We often stress the importance of reading the details on a pet food label. It is really the only way to evaluate if the food is a good fit for your dog or cat. Yet, many people simply look at the Brand and recipe name (along with the packaging) when making their pet’s food decisions.
Because dogs and cats require diets high in protein, and because proteins are the cause of the most common food allergies, it is very important to know exactly what protein sources are in your pet’s food. Yet, the pet food recipe name is not a reliable indication of the food’s actual ingredients. To determine just how informative the food names are, let’s look at one of the most popular pet food proteins: chicken.
Using the SlimDoggy food database of over 2,000 dog foods, I searched both the dog food names and the full ingredient lists for the word chicken. The results are pretty astounding and prove my point. (This analysis was done on foods only and did not include treats. However, the results are similar if treats are included.)
The first step was to find out how many foods contained the word chicken in their name. The answer was, a lot. A total of 24% of foods used the word chicken in their name. Next, I searched the ingredient lists to find out how many foods actually contained chicken. As shown in the graph, almost 69% of the dog foods we searched contained chicken as one of their ingredients, even though only 24% of these foods used chicken in their name.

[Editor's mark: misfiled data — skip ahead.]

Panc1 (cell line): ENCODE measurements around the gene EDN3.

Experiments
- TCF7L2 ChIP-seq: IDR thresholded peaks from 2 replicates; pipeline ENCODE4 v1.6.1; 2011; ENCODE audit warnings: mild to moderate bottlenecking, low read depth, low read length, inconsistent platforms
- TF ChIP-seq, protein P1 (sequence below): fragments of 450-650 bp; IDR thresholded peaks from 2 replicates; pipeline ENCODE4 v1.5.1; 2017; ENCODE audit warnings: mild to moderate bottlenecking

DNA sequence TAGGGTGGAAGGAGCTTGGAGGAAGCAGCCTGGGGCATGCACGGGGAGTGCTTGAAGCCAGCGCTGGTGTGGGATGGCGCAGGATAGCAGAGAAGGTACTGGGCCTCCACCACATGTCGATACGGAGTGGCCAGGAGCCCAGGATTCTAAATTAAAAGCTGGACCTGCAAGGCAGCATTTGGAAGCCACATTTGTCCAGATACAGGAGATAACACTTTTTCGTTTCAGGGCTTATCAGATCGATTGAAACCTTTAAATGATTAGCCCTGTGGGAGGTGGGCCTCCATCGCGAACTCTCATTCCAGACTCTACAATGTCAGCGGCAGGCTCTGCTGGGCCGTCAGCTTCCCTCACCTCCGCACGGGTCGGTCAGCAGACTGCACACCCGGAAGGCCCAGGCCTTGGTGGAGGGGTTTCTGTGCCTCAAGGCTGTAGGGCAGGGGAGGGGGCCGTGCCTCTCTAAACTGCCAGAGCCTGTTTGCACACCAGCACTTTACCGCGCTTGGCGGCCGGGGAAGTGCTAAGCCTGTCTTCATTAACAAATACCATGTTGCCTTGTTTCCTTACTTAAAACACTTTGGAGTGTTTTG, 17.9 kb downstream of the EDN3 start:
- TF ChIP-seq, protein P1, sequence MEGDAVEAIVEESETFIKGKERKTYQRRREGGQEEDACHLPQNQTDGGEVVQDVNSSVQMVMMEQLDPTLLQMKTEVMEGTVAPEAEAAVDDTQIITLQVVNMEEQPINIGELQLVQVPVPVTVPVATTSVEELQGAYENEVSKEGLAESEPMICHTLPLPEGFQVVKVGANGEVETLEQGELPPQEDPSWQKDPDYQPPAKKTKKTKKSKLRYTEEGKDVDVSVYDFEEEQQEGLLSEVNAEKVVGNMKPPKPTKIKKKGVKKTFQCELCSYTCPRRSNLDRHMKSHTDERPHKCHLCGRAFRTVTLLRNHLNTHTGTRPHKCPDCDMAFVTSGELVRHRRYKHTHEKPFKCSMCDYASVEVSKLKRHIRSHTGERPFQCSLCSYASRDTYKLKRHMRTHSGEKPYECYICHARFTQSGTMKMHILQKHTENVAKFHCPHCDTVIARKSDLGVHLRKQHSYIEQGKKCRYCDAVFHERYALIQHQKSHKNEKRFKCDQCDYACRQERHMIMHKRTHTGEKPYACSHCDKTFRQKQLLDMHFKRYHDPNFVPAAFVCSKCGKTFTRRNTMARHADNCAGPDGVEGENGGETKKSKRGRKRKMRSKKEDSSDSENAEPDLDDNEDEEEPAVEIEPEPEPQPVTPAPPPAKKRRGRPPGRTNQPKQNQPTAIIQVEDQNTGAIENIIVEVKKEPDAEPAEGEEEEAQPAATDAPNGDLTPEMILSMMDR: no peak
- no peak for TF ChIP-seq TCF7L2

There are several key benefits to pet owners who read beyond the food name and dig into the ingredients of their pet’s food. Besides being able to check for artificial ingredients like colorings and preservatives, reading the ingredients can help your pet avoid known food allergens or, in some cases, the onset of a food allergy.
Food allergies can often manifest themselves in the form of itchy skin and rashes and often are not diagnosed as the cause of the skin condition. The process of determining a pet’s food allergies can take some time (via elimination diets). But the only way to eliminate proteins is to make sure you aren’t feeding them to your pet! As demonstrated by our analysis, this requires a more careful look at the pet food label.
Steve is an advocate for healthy pet food offerings.